Isle of Wight Festival 1970
Over Half a Million Europeans Rocked
“I was one of them” - Simone Bergmann
This exhibition of photographs by a young, German woman allows us a glimpse of that wonderful coming together of European youth and lets us imagine a return to happier and healthier communal living.
"I had no idea what to expect. I packed my new camera into a large plastic bag, along with ten black and white films, three Biba t-shirts from London, a toothbrush, and a second-hand American farm jacket. I had a heartache and nobody was waiting for me at home, so I set out all alone to join the festival. The Isle of Wight is located in the warm waters of the Gulf Stream off the south coast of England and was once the Eldorado of elegant sailing regattas, a favourite of retired British naval officers. I was rather heading there to join a gathering of music lovers. On the country road leading to the festival, I encountered a stream of young hippies with sleeping bags, blankets, mats, and tents. The festival ticket was priced at three pounds (30 marks), which was a lot for me at the time, but reasonable for top-class acts such as Jimi Hendrix, Jim Morrison, The Who, Joan Baez, Leonard Cohen, and 40 other bands.
"When I entered the festival grounds, I was stunned to see how many rock fans were already crowding in front of the stage, almost all of them had long hair and a look of sheer joy on their faces. They had come from every part of Europe – Sweden, France, and Italy – yet here they hugged, intermingling effortlessly, they knew that they were soul mates.
"The last day of the festival was a Sunday. The sun was shining and thousands of people had climbed down from the cliffs to the sea, stripped off their clothes and lay naked on the sand. The atmosphere was calm and relaxed. There was nothing sexual about it, no one craved attention. Everyone just seemed to belong to themselves, feeling the sun's rays on their skin. Then something transpired that still today I am glad and grateful to have experienced and captured with my camera. No external signal or sign announced the event. It just happened. An invisible wave of energy roused the people and drove them into the sea." – Simone Bergmann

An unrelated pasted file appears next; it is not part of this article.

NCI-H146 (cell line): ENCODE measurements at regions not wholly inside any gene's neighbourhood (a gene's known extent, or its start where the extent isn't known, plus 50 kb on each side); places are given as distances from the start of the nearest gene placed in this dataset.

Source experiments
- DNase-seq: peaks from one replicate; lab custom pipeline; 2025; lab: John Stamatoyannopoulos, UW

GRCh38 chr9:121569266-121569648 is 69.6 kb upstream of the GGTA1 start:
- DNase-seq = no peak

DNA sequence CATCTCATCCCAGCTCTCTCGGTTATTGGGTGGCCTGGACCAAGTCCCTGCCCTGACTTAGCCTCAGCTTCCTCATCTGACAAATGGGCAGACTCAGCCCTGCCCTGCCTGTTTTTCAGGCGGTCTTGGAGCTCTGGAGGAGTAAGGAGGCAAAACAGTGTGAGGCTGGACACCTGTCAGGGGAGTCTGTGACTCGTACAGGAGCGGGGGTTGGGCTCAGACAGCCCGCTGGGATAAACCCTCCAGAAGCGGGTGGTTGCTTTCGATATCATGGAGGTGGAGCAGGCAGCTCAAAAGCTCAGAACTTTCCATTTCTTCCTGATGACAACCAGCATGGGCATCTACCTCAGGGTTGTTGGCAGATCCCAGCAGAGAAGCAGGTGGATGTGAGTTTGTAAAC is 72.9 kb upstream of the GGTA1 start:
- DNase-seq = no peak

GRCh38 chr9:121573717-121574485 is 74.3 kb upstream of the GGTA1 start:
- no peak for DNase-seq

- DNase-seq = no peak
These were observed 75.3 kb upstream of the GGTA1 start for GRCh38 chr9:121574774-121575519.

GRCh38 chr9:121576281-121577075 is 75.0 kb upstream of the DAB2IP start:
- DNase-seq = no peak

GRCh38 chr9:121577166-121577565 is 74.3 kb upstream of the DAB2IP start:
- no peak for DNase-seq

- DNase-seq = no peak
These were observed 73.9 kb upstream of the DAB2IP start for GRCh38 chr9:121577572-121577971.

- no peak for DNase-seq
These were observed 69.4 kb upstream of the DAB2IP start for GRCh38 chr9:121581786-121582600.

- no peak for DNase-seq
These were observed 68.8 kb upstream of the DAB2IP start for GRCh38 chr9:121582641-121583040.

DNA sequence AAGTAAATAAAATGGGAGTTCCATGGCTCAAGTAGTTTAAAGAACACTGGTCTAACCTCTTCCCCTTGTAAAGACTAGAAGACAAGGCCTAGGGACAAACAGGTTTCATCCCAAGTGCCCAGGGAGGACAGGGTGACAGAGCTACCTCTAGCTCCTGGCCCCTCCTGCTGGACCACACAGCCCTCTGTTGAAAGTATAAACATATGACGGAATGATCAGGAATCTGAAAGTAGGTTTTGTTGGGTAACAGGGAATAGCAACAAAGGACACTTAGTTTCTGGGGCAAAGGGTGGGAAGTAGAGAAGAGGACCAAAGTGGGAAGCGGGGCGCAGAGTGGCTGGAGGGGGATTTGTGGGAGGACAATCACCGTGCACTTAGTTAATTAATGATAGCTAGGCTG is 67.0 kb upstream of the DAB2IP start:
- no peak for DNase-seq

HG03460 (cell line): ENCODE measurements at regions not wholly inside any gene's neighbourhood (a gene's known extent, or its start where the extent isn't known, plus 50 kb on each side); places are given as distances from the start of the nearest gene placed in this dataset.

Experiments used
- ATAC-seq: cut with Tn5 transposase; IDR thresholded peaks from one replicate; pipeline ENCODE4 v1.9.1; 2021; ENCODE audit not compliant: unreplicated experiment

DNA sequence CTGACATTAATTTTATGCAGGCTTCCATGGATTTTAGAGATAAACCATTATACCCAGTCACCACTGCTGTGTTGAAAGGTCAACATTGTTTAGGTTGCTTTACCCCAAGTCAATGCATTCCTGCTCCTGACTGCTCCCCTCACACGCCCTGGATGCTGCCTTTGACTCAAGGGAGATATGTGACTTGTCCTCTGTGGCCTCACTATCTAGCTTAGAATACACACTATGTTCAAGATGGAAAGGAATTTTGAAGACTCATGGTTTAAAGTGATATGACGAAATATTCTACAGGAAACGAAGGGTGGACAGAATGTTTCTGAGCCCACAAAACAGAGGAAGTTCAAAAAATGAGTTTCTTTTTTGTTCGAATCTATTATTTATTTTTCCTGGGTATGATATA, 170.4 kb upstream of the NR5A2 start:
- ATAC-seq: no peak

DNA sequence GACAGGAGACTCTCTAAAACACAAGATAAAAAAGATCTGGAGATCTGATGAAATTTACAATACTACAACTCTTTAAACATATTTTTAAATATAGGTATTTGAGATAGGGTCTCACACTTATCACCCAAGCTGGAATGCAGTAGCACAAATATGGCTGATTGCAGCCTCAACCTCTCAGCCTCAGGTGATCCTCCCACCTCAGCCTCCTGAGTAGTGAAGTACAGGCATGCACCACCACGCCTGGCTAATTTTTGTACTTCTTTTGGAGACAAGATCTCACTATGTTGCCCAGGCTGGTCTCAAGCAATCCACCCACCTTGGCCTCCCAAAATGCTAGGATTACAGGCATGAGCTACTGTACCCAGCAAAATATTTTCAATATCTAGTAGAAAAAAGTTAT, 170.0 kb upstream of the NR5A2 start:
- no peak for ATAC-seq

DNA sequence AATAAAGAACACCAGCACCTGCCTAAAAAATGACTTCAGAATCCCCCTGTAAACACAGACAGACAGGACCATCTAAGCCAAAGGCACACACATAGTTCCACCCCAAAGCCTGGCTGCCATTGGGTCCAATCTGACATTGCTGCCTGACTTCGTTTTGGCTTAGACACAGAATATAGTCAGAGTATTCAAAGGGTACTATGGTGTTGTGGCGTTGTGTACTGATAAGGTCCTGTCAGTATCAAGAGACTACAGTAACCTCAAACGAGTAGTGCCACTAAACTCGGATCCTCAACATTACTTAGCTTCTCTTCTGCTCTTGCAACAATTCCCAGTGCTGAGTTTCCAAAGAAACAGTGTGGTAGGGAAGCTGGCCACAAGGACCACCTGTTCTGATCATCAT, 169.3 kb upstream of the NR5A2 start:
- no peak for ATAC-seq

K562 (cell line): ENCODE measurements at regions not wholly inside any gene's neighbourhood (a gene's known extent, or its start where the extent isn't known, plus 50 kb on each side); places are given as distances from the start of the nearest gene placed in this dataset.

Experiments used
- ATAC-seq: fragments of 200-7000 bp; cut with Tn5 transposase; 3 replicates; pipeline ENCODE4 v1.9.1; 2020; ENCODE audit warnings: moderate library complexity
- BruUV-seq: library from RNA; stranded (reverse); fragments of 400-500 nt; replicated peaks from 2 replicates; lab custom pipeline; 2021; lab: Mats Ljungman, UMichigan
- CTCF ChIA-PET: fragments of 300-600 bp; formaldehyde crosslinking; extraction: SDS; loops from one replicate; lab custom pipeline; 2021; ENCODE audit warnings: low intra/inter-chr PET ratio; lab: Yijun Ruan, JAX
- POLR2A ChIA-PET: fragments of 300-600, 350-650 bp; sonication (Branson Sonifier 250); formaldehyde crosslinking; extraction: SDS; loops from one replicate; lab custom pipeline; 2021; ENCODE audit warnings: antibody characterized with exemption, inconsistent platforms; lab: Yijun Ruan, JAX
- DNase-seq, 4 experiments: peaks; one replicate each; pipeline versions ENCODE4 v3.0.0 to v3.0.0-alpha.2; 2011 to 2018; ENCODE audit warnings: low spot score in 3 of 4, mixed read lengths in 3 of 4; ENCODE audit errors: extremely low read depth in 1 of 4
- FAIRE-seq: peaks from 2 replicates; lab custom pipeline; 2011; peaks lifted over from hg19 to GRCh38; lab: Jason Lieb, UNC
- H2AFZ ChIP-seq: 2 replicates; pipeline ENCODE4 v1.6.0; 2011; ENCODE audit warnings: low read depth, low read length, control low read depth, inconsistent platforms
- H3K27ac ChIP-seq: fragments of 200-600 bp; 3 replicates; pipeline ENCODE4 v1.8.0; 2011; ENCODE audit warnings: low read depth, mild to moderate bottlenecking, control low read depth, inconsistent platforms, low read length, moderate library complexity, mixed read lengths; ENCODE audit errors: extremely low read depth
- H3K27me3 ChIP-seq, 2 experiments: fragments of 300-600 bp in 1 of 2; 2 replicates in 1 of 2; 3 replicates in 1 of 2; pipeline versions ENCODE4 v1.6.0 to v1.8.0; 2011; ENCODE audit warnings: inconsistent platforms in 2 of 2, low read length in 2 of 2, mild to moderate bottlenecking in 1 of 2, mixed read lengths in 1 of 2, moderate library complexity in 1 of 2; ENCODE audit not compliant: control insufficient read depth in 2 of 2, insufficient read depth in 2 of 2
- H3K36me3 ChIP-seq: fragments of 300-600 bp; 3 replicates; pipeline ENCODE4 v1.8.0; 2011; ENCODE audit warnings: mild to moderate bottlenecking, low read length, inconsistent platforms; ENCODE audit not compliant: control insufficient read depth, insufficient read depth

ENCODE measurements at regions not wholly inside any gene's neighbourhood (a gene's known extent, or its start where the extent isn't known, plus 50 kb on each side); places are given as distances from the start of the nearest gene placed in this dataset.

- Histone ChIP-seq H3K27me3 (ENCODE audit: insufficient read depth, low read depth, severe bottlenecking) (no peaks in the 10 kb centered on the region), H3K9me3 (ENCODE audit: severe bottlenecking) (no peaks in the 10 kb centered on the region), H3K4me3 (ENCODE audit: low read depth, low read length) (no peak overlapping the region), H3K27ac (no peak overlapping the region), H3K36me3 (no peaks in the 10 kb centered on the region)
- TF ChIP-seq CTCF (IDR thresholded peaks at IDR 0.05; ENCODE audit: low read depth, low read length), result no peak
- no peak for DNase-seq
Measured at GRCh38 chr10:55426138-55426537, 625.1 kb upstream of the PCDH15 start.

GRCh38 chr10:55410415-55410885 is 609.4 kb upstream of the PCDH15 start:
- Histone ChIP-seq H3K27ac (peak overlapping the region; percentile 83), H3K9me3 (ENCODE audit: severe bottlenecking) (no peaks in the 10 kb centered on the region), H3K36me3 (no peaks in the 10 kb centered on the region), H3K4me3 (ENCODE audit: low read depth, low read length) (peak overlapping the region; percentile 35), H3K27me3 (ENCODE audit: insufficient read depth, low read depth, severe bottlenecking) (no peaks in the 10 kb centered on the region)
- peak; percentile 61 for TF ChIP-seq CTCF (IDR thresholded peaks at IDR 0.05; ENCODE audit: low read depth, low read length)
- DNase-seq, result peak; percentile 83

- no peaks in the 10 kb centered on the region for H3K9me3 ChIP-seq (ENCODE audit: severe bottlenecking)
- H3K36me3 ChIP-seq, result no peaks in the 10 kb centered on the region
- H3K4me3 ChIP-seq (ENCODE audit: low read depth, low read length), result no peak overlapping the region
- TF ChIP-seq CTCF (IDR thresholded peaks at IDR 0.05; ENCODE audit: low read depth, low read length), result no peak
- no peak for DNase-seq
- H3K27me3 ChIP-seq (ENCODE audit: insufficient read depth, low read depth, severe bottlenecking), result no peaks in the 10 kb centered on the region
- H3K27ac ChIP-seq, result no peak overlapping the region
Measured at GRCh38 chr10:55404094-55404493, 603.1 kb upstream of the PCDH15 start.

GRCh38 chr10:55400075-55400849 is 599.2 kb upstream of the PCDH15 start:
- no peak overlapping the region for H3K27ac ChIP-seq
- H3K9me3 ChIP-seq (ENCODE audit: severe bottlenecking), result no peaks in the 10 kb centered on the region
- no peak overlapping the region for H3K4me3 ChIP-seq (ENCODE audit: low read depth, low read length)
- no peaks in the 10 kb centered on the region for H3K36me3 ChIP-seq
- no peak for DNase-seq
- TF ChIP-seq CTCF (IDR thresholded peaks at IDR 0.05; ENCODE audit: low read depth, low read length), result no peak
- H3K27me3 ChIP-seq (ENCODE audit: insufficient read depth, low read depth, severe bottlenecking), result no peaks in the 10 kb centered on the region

Newspapers recently reported that after the government’s post-lockdown roadmap was published UK summer festivals were selling out.
In the summer of 1970, a forerunner of these, the third Isle of Wight Festival, played to an audience of over half-a-million. It was to be the largest such gathering ever of young people from all over Europe and beyond, drawn by the chance to hear music legends live.
Talk of liberation and freedom was everywhere and sandal-wearing hippies with unisex clothes and long hair became symbols of the age. Peace and love and communal living were keys to an ideal way of life.
Revolutionary slogans were painted on walls - the 68-ers “Sous les pavés, la plage” (“Under the paving stones, the beach”) for instance - and the old order was being challenged: students in France, anti-war protestors in the States and those marching for race, gender and sexual equality the world over were making their voices heard.
These movements have now moved to the mainstream, so much so that our calendar has days, weeks and even months when we rightly mark each of these causes in turn.
Issues like saving the planet were already starting to be talked and even sung about - Joni Mitchell performed the eco-anthem ‘Big Yellow Taxi’ at the festival - and look! the EU now has the ‘Big Green Deal’.
As a filmmaker at the festival said: “It’s a worldwide phenomenon among the young. They’re all seeking something - a kind of communal experience that is outside our society. Nobody should want to stop it, or ever hope to, because this thing is sweeping a whole generation.”
Organised with the Goethe Institute London.